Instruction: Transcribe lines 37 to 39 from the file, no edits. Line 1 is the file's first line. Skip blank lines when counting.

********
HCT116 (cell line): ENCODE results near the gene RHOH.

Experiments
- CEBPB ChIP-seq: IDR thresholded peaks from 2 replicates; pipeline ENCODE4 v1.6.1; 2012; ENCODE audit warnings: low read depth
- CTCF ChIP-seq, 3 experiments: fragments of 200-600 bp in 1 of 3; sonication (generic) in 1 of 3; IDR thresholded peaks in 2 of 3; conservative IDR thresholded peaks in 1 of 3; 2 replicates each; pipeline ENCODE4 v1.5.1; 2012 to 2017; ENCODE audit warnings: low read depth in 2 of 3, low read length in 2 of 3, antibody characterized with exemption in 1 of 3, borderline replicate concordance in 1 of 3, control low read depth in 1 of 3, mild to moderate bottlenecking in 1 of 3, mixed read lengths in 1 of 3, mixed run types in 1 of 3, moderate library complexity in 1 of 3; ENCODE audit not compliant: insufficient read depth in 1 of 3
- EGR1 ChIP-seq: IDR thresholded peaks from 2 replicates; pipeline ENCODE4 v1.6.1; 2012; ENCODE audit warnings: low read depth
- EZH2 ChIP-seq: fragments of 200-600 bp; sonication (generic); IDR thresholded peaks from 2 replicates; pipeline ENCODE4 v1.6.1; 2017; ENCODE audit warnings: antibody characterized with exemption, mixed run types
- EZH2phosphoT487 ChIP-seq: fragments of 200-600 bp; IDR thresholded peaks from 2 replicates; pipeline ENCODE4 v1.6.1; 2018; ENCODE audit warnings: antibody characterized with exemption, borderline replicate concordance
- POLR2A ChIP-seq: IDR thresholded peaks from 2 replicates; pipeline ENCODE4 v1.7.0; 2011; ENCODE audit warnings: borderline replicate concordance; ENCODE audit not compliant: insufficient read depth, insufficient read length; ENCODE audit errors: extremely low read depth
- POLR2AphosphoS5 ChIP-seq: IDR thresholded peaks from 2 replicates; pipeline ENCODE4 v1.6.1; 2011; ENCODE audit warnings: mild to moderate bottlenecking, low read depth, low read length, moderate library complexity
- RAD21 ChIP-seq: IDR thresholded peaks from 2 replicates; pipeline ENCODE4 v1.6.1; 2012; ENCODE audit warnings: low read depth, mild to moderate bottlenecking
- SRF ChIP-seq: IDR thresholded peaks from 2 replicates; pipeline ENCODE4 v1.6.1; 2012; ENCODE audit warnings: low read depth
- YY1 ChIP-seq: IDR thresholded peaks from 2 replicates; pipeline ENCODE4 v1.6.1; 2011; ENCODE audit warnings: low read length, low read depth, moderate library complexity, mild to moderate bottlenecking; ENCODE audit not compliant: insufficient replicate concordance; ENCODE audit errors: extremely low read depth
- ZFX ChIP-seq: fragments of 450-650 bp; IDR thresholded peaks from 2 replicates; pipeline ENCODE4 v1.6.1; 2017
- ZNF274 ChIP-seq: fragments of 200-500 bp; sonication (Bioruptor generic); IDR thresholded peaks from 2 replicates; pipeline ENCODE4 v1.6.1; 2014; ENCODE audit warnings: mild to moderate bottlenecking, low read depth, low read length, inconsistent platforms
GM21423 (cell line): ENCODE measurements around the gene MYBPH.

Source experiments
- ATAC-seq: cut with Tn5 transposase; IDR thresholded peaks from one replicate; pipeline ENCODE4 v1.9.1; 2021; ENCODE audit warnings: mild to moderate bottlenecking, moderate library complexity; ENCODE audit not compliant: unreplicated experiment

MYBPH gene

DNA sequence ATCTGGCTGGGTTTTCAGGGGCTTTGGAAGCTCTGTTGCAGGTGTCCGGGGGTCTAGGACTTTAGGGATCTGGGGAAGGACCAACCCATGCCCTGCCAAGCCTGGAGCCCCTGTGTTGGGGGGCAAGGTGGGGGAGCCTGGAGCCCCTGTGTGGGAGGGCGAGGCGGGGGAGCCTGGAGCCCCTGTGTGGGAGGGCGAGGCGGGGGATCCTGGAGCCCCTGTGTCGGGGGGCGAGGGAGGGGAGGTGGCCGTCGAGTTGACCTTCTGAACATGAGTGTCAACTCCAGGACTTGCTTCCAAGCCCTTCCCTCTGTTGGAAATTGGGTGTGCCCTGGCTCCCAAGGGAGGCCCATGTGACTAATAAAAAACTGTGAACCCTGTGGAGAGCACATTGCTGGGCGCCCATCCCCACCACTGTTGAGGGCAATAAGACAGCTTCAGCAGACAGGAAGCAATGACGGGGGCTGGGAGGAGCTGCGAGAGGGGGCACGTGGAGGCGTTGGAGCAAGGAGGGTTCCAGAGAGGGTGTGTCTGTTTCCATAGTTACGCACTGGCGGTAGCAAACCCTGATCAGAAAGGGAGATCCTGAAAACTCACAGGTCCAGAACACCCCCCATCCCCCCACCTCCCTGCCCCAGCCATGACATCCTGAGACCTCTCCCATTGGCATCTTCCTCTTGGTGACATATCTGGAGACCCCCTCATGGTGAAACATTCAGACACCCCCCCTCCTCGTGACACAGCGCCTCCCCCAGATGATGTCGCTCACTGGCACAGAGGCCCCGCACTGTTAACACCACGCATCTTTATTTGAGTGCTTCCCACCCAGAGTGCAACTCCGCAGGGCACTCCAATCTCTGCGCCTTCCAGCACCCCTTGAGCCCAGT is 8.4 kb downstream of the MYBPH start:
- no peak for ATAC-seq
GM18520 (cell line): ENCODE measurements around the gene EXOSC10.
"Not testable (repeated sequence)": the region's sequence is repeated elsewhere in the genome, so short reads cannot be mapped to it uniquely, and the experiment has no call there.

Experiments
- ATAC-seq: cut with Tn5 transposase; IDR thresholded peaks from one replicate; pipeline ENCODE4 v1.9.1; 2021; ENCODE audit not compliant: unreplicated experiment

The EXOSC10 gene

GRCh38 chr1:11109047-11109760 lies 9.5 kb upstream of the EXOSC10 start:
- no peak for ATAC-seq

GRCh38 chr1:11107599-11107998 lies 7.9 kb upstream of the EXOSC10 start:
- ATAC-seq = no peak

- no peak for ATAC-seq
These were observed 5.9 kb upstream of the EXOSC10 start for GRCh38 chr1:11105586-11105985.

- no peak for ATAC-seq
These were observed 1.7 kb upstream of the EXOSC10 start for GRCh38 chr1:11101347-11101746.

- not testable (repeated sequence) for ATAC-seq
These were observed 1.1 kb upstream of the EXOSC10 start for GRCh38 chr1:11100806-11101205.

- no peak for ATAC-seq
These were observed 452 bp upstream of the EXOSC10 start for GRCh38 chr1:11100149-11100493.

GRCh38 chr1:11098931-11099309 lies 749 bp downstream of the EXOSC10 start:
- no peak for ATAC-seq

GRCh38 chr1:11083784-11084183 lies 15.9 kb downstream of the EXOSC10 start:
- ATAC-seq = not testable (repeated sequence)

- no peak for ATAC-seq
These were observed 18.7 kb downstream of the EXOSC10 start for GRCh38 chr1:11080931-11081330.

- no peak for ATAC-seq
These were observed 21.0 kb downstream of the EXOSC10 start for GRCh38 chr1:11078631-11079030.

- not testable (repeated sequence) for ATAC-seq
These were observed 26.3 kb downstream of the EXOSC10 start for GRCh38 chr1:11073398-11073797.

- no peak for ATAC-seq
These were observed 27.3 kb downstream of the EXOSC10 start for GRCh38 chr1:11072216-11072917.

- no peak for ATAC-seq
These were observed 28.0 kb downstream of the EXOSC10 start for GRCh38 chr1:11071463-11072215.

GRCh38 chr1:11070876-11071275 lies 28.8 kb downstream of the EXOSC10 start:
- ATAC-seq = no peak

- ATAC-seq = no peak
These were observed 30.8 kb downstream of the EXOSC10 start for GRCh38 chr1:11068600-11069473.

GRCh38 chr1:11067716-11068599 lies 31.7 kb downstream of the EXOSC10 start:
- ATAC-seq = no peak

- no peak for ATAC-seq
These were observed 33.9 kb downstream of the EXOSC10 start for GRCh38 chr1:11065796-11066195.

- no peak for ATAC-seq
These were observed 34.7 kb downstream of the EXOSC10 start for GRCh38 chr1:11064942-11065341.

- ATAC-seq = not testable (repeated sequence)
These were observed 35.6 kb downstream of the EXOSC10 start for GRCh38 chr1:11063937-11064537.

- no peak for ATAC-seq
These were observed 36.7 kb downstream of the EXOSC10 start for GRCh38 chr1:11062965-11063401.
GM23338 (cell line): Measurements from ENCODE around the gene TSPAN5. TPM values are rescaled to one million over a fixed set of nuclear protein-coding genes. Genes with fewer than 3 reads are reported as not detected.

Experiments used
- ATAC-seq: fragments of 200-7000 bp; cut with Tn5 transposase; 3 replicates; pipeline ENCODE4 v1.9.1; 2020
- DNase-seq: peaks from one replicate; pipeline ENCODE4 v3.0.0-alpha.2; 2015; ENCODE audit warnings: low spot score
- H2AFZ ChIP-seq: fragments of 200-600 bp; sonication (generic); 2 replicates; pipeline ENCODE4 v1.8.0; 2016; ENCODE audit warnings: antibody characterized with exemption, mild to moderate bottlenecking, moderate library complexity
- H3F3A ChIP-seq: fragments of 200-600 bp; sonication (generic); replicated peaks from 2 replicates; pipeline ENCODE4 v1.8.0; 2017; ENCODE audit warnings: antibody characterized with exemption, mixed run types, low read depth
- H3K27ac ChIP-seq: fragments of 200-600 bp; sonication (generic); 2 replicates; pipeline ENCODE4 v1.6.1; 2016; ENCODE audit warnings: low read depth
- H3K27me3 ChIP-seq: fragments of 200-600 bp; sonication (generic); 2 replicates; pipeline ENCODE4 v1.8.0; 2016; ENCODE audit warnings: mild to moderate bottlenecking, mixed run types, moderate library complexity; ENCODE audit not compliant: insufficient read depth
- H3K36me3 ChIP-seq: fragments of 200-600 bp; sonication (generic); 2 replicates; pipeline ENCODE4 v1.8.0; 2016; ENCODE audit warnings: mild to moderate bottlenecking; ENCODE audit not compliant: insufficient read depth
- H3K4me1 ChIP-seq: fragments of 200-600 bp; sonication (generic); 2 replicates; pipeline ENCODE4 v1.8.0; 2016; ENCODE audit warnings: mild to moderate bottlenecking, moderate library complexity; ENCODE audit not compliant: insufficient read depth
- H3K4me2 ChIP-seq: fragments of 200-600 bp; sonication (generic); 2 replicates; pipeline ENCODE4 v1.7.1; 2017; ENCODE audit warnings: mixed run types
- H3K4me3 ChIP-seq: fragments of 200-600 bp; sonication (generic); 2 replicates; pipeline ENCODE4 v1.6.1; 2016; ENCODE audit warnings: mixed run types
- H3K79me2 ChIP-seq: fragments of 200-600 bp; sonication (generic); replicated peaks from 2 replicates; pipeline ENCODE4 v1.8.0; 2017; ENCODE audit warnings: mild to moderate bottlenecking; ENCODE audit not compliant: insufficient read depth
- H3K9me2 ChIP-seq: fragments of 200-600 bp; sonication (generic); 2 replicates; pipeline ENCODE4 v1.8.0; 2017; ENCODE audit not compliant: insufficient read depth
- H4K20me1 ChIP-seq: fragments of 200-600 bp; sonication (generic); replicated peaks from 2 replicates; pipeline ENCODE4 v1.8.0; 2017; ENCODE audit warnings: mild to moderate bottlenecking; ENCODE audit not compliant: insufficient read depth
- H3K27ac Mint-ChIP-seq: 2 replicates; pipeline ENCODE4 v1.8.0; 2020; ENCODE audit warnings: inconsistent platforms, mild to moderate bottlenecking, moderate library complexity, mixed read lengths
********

These were observed 452 bp upstream of the EXOSC10 start for GRCh38 chr1:11100149-11100493.

GRCh38 chr1:11098931-11099309 lies 749 bp downstream of the EXOSC10 start:
- no peak for ATAC-seq